March, 2009 – The Oklahoma Supreme Court ruled as unconstitutional a three-piece bond measure [SB1374 by Rep. Miller/Sen. Mike Johnson – 2008] that included construction funding for Tulsa-area dams, the American Indian Cultural Center in Oklahoma City and conservation dams in rural areas around the state. The Supreme Court ruled that the legislation violated the Oklahoma constitution’s “single-subject” rule, also known as “logrolling.” Only funding for the cultural center was allowed to move ahead. [In response, the following year the Legislature passed single-issue bond bills for the Tulsa project and the conservation dams – later also ruled unconstitutional.]
January, 2008 – The Oklahoma Supreme Court struck down a law [HB1728 by Rep. Harrison/Sen. Lerblance – 2005] allowing county assessors to base their property tax assessments on the total purchase price for the land divided by the number of lots platted. The law allows the assessment to remain fixed until the buildings constructed on the land are sold or leased. The Supreme Court, in a ruling penned by Justice Marian Opala, found the Legislature overstepped its authority in allowing the assessment to remain frozen for an indeterminate length of time. Though laws ruled unconstitutional are often applied retroactively, the Supreme Court saw fit to limit the application of its ruling to future cases only so as not to impose hardship or liability on public officials and taxpayers who applied the law in good faith.
June 2008 – The U.S. Supreme Court issued its opinion in the case of Kennedy v. Louisiana and ruled that the death penalty was unconstitutional for the rape of a child. The move struck down death penalty laws in five states, including Oklahoma [SB 1800 by Rep. Fred Morgan/Sen. Nichols – 2006].
September, 2007 – After a preliminary stay against HB 3004 [Rep. Fred Morgan/Sen. Coffee – 2006], U.S. District Judge Robin Cauthron issued a permanent injunction on the bill that would classify violent games in the same category as pornography. The bill was ruled to be unconstitutional in that video games are to be classified as a form of creative expression that is protected under the First Amendment. HB 3004 revised the state’s definition of what is harmful to minors to include games with “inappropriate violence.” Under the law, no person, not even a minor’s parents or guardians, would be allowed to give or show them an inappropriately violent game. Retailers would also not be able to have such games on display where minors could see them, unless the lower two-thirds of the boxes were hidden behind “blinder racks,” of the sort commonly used for sexually explicit magazines.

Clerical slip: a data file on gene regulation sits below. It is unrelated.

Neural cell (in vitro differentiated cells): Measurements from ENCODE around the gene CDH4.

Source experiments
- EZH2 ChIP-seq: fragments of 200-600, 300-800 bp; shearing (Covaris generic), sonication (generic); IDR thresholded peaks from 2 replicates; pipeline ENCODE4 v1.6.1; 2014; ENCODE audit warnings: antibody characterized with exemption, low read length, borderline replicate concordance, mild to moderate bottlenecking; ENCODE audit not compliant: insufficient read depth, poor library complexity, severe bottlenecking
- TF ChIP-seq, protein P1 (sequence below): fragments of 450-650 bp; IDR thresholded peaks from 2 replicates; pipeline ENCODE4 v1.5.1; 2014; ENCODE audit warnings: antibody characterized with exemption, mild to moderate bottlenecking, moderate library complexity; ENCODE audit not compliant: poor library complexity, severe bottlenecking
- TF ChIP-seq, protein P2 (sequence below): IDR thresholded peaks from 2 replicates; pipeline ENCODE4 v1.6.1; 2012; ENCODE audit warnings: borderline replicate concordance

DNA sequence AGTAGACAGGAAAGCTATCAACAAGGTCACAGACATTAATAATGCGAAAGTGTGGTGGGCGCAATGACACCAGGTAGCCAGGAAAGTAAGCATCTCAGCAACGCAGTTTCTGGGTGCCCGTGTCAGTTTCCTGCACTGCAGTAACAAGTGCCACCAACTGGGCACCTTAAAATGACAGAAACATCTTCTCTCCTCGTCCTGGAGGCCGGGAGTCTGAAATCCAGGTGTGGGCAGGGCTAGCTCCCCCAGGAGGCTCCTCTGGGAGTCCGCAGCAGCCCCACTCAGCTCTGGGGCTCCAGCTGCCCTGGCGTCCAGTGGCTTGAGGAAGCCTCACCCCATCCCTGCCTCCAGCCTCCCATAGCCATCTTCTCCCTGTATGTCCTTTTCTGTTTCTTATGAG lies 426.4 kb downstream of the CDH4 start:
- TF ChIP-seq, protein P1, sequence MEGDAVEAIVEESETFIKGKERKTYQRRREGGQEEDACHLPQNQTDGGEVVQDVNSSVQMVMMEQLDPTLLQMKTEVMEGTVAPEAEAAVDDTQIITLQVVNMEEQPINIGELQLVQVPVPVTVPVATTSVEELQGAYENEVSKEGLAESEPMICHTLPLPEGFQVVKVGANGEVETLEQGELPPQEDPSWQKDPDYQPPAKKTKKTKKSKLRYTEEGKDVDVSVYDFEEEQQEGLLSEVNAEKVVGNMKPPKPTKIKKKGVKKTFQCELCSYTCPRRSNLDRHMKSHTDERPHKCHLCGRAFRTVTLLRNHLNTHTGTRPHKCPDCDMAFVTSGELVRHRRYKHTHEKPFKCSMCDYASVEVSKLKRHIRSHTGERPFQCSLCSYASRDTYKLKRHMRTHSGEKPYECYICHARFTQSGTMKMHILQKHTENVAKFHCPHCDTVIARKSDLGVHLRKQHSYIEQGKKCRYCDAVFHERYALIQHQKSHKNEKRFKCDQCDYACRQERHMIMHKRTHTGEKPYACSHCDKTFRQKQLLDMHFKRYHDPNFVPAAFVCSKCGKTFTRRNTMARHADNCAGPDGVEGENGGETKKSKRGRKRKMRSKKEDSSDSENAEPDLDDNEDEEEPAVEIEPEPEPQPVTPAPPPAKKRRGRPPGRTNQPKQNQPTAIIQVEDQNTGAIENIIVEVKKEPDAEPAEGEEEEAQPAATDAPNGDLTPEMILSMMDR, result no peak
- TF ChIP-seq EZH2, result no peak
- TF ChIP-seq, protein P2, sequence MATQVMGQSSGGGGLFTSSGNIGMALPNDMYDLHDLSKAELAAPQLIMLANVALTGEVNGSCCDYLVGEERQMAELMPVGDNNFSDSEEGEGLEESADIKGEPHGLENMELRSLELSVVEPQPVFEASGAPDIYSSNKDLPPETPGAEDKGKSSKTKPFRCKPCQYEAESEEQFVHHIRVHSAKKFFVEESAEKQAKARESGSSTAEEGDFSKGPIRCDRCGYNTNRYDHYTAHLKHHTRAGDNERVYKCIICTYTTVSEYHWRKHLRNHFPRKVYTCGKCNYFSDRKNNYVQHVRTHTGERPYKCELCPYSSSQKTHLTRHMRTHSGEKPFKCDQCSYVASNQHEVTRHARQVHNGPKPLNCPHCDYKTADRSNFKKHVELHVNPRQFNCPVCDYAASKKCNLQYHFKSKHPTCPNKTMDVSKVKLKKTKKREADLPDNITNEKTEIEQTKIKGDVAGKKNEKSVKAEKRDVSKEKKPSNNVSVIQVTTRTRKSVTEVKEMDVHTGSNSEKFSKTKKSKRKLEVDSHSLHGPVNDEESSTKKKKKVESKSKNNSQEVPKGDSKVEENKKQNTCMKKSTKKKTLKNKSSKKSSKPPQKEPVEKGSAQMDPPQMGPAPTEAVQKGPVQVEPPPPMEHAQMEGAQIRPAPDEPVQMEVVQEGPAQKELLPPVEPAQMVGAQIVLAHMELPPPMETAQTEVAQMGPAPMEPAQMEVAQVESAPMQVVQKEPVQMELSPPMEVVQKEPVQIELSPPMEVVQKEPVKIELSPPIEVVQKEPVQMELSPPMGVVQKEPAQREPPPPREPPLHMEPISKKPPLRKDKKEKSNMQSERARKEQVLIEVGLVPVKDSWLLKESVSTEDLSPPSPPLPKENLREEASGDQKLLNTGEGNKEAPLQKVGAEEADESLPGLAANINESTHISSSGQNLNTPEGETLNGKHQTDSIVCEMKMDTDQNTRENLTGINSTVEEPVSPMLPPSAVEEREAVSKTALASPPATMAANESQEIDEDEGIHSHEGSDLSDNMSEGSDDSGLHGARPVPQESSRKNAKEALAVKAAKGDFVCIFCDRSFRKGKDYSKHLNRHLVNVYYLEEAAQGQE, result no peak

July, 2007 – The Oklahoma Supreme Court ruled that a state law that prohibits workers’ compensation claimants from introducing testimony from their own physicians was unconstitutional [SB1x by Rep. Hiett/Sen. Morgan – 2005 Special Session]. The court found that these “restrictions on the workers’ compensation court … attempt to predetermine the range of the adjudicative facts and impermissibly invade the judiciary’s exclusive constitutional prerogative of fact-finding.”
December, 2006 – The Oklahoma Supreme Court ruled that requiring a malpractice claimant to file an affidavit of merit violated state constitutional provisions that guaranteed access to the courts and prohibited special laws [SB629 by Rep. Adair/Sen. Fisher – 2003].
May, 2006 – A federal judge struck down a 2-year-old law [HB1821 by Rep. Winchester/Sen. Smith – 2004] that prohibits Oklahoma from recognizing adoptions by same-sex couples from other countries and U.S. states. U.S. District Judge Robin Cauthron ruled the measure violated due process rights under the U.S. Constitution because it attempted to break up families without considering the parents’ fitness or the children’s best interests.
– Richard L. Fricker lives in Tulsa, OK and is a regular contributor to The Oklahoma Observer. His latest book, The Last Day of the War, is available at https://www.createspace.com/3804081 or at www.richardfricker.com.